/How to reduce the risk of sickness this flu season

How to reduce the risk of sickness this flu season

By Sydney Witwer

The start of the school year brings football games, pep rallies, new classes and, of course, sickness. Manheim Township High School has over 2,000 students and is no doubt a zone full of contaminants and germs. Unless students take the proper precautions, they are constantly at risk of infection through contact with shared surfaces, such as lockers, doorknobs, chairs, and desks. Listed are suggestions from the school nurses on ways to combat infectious diseases:

1. Washing your hands is essential. The best way to clean your hands is not with hand sanitizer, but with regular soap and water. While washing your hands removes only the harmful germs, hand sanitizer eliminates not only germs, but also disease-fighting bacteria meant to resist infectants; therefore, hand sanitizer can contribute to a greater vulnerability to disease. 

2. Do not share water bottles. Several Manheim Township students participate in athletics, and it isn’t uncommon for athletes to use each other’s water bottles. These bottles have a uniquely designed cap that squirts water so the mouth-to-bottle contact is not needed. Nevertheless, bringing your own water is the best idea, as these shared water bottles might not be properly cleaned, and there is also the possibility of unintentional cross-contamination. 

3. Stay home when you are sick. If you are diagnosed with a contagious illness, staying home will not only improve your health but also hinder the spread of disease. Choosing to be at home and resting improves productivity when you return.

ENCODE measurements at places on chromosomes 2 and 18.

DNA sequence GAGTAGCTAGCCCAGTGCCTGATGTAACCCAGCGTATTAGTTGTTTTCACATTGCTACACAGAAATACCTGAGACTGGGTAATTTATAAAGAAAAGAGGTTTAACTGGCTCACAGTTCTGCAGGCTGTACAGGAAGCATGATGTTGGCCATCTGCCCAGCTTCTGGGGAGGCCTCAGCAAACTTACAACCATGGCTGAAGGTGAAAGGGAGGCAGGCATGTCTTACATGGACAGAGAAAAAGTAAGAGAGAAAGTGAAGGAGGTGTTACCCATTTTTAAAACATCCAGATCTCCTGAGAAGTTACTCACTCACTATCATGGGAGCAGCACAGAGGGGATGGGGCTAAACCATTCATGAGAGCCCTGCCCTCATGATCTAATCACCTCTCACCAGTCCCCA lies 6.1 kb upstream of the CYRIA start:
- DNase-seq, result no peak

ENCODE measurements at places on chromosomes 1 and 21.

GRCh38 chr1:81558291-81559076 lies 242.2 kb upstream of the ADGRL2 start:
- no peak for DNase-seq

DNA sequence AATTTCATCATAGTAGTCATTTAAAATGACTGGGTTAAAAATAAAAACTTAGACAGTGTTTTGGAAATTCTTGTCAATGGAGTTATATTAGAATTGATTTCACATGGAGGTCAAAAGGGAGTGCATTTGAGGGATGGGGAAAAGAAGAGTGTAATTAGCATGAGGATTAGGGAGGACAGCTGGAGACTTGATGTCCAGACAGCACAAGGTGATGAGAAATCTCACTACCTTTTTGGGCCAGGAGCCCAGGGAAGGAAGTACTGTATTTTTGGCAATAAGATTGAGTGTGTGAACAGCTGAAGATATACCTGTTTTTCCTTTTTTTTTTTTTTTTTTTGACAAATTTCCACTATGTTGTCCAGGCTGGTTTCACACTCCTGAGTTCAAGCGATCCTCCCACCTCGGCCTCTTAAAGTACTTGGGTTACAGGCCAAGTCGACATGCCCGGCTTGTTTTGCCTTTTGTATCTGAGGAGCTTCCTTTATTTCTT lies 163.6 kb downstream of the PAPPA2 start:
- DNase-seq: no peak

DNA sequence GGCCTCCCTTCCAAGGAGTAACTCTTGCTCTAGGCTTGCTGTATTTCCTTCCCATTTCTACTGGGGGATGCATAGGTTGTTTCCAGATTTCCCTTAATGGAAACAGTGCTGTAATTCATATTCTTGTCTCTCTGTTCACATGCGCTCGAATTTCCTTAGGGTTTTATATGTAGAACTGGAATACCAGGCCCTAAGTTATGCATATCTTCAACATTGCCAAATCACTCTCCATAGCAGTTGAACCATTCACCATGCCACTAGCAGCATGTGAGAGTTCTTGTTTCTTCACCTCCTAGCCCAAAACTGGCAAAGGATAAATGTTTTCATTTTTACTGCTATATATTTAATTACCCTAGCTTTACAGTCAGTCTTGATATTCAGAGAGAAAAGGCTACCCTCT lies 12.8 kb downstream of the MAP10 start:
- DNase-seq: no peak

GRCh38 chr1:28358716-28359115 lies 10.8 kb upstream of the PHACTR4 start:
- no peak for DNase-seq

4. Get vaccinated. Although they have sparked unfounded controversy, vaccines, stop the spread of viral diseases. Usually administered in the fall, annual flu shots are suggested because the flu is a mutating disease, meaning that last year’s vaccine will not stave off this year’s strain. Vaccines are crucial to limiting the spread of aggressive viral illnesses.

5. Use antibiotics sensibly. Antibiotics treat bacterial infections like strep throat. Make sure to administer antibiotics safely and take the prescribed amount for the entire duration of the prescription plan  even if you feel better. If you stop, the latent infection may still be present and can reinfect. Using antibiotics with care is essential to students’ health.

6. Be aware of hygiene. General hygienic practices, such as brushing your teeth, taking frequent showers, eating healthy, and exercising, ward off diseases. This creates less harmful bacteria. Awareness of hygiene means fewer illnesses in the school.

 MTHS Students are very active and involved, and they work rigorously to achieve academic and athletic excellence. Given the extraordinary emphasis on performance in our school, disease prevention is crucial to improving the productivity of students. If we as a school committed to trying to prevent diseases, we will improve as a unit.